Friday, February 3, 2017

PSA – Don’t pass the plow

After the second snowplow in as many weeks was run off the road by a truck driver, it seems like a good time to review a few best practices when operating around the plows. Multiple crashes between commercial trucks and snowplows in the mountains out west suggest that it is time for young and even experienced drivers to review guidelines for safe traveling around those work vehicles. Maybe veteran drivers can share these with some of the younger guys and gals they mentor.

The latest crash occurred around 12:34 p.m. on Tuesday, Jan. 31, on Interstate 84 near Pendleton, Ore. According to reports, 38-year-old Bryon Kilmer, of Sweet Home, Ore., was cited for unsafe passing on the right after he attempted to pass an Oregon DOT snowplow and instead ended up knocking the vehicle off the road.

Earlier last month, a Utah DOT plow driver was seriously injured when another tractor-trailer passed a plow on the right and struck the vehicle, sending it careening through a guardrail and 300 feet down a snow-covered canyon.

Tom Crowley, a regulatory compliance agent with OOIDA’s Business Services office and former trucker, has also been driving snowplows since 2000. He said the thing all drivers need to remember when they’re behind the plow is that someone’s life isn’t worth the extra 15 minutes you might gain trying to pass.

“Snowplows are really locally oriented,” he said. “It’s not going to stay in front of you for 100 miles. You’re going to follow that plow for 10 or 15 miles, and then it’s going to turn back around and go the other way.”

The Iowa DOT has a handy guide for safe travel around snow plows, and they encourage drivers to keep the following in mind:

  • Don't try to tailgate and try not to pass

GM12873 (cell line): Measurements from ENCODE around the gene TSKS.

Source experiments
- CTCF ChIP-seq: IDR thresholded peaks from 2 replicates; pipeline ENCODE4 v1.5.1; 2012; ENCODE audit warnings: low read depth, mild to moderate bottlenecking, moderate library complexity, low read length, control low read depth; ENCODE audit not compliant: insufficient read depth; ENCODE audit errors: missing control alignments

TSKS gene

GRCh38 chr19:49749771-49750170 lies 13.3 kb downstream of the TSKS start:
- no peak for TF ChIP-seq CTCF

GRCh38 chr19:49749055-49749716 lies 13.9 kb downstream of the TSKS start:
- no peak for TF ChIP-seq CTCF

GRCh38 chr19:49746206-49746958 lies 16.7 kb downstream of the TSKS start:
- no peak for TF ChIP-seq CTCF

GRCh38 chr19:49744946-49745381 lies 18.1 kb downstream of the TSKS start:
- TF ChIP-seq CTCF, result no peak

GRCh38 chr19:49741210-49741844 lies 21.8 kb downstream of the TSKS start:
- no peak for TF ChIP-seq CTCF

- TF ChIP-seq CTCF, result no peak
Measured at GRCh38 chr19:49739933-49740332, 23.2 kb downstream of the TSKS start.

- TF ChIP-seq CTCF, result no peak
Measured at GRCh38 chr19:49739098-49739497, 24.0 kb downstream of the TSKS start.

• Don’t crowd the plow; give snow plows room to work
  • Snowplows frequently stop and back up
  • Stay back at least 200 feet
  • Plows travel below the speed limit 
Crowley said even if it’s not snowing when the plow is out, visibility is often reduced by spray coming from the plow blade. The best thing other drivers can do is to give the plow plenty of room.

“They’re out there doing their job, just like you are,” he said. “And without them, you’re not doing yours.”


  1. This is a no brainer, here this plow is trying to help clear the road and these guys with the speed limited trucks with only 2 speeds( WIDE OPEN or STOPPED ) also with their electronic logs have no time for anything and run with the speed right up against the governor' this is what the mega fleets create with their BS driver training

  2. Don't pass the plow ... Ok so now you have a rolling roadblock with how many vehicles ALL tailgating each other because they were traveling faster now following a snowplow that suddenly stops or does a U-turn through the center median. So instead of SAFELY passing the snow plow you'd rather wait for "the big one" to happen behind the snow plow. Your brilliant!

  3. The bottom line the snow plows are out there for our safety so we can go down road now if they're out there moving snow why would you want to pass them and get in front of them where the snow is there just saying

  4. Snakebite. Life MemberFebruary 6, 2017 at 1:13 PM

    Here is the thing. On the internet or Trucking shows on the radio.we are all perfect. We don't throw pee bottles out the window. Lord know none of us would pass a snow plow on the right or even a fellow truck driver. The only place you will find perfect drivers is in here and on the radio. And you wonder why they come up with all these new regulations?
    There is no regulation for common sense. Until people start using common sence. The will be law makers making new regulations to guide your common sense.

  5. Many people pass plows on the right and do so safely, conditions allowing. Slow it down and only do it when there is no spray, good viability etc.

    And yes, people are pressed for time now with elogs and are incentivized to engage in unsafe driving practices to keep their jobs and keep their business out of the red...

    Law of unintended consequences... Many of the safety advancements made since elogs could easily be attributed to better technology (better brakes, collision avoidance etc) and NOT hours of service compliance...

  6. It seems like this year has seen an increase in plows getting pushed off the road - perhaps just because of the media attention to it but this is a well needed article and reminder to all of us. Especially as so many western states keep getting hammered with snow this year. I know Jackson Hole declared a state of emergency due to avalanches, road closures and downed power lines. I've seen a lot with unsafe driving here in MT - Always good to keep a constant reminder to stay safe out there.


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